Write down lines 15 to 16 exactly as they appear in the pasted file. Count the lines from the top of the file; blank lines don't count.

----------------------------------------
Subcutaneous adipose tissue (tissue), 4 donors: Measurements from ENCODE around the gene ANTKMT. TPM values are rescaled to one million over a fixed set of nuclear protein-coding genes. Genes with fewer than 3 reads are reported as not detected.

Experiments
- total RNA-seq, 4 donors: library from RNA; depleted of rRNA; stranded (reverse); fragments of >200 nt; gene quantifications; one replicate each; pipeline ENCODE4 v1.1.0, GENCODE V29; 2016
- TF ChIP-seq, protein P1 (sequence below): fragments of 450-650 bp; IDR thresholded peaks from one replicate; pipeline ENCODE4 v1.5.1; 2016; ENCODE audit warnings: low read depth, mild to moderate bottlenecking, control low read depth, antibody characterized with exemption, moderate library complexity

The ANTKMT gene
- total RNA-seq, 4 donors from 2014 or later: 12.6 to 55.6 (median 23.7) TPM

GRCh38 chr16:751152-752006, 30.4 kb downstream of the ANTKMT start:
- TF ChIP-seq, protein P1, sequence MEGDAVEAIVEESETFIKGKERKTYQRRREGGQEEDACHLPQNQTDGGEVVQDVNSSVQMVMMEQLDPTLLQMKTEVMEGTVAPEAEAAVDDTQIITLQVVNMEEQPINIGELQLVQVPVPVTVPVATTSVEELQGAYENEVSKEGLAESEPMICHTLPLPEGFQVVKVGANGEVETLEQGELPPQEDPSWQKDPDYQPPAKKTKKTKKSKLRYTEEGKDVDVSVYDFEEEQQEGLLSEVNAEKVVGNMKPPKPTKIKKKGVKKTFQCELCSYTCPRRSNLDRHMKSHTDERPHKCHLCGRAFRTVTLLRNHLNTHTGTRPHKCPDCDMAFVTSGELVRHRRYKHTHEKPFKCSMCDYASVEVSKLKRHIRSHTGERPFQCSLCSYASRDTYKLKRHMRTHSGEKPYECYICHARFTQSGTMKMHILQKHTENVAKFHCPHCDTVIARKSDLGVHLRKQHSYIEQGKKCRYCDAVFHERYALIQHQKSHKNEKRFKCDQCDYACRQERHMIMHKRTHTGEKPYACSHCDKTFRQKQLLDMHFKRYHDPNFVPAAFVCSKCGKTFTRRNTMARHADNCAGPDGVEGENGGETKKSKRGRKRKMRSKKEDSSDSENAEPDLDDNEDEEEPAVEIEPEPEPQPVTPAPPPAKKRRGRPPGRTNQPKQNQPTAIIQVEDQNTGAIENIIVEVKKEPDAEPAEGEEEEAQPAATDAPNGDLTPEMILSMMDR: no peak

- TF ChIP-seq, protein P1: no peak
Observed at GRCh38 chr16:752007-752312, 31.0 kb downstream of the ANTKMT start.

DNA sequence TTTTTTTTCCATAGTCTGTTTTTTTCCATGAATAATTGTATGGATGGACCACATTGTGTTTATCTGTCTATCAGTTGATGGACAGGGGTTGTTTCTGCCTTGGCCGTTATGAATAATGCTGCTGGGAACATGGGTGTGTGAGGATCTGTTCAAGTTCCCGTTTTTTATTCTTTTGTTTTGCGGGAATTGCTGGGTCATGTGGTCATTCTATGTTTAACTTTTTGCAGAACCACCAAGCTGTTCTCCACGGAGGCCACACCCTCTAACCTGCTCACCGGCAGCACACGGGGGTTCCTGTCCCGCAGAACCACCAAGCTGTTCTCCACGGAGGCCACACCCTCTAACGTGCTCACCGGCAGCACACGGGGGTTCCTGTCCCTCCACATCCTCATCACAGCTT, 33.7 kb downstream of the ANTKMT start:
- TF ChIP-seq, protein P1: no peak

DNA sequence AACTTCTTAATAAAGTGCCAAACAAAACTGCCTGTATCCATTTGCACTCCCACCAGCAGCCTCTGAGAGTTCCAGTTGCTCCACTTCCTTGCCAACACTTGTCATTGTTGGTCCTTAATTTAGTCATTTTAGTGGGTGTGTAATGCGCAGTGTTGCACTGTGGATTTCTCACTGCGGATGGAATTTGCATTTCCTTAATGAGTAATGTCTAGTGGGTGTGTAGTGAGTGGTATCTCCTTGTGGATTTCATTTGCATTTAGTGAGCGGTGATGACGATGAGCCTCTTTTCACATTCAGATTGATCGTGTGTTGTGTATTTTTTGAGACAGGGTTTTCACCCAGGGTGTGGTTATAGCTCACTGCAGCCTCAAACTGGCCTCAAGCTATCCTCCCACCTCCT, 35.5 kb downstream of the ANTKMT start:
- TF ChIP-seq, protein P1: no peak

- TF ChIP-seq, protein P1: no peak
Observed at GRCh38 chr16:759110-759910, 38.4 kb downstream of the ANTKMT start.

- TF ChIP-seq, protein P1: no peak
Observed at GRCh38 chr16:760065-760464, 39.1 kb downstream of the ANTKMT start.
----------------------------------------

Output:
- TF ChIP-seq, protein P1: no peak
Observed at GRCh38 chr16:759110-759910, 38.4 kb downstream of the ANTKMT start.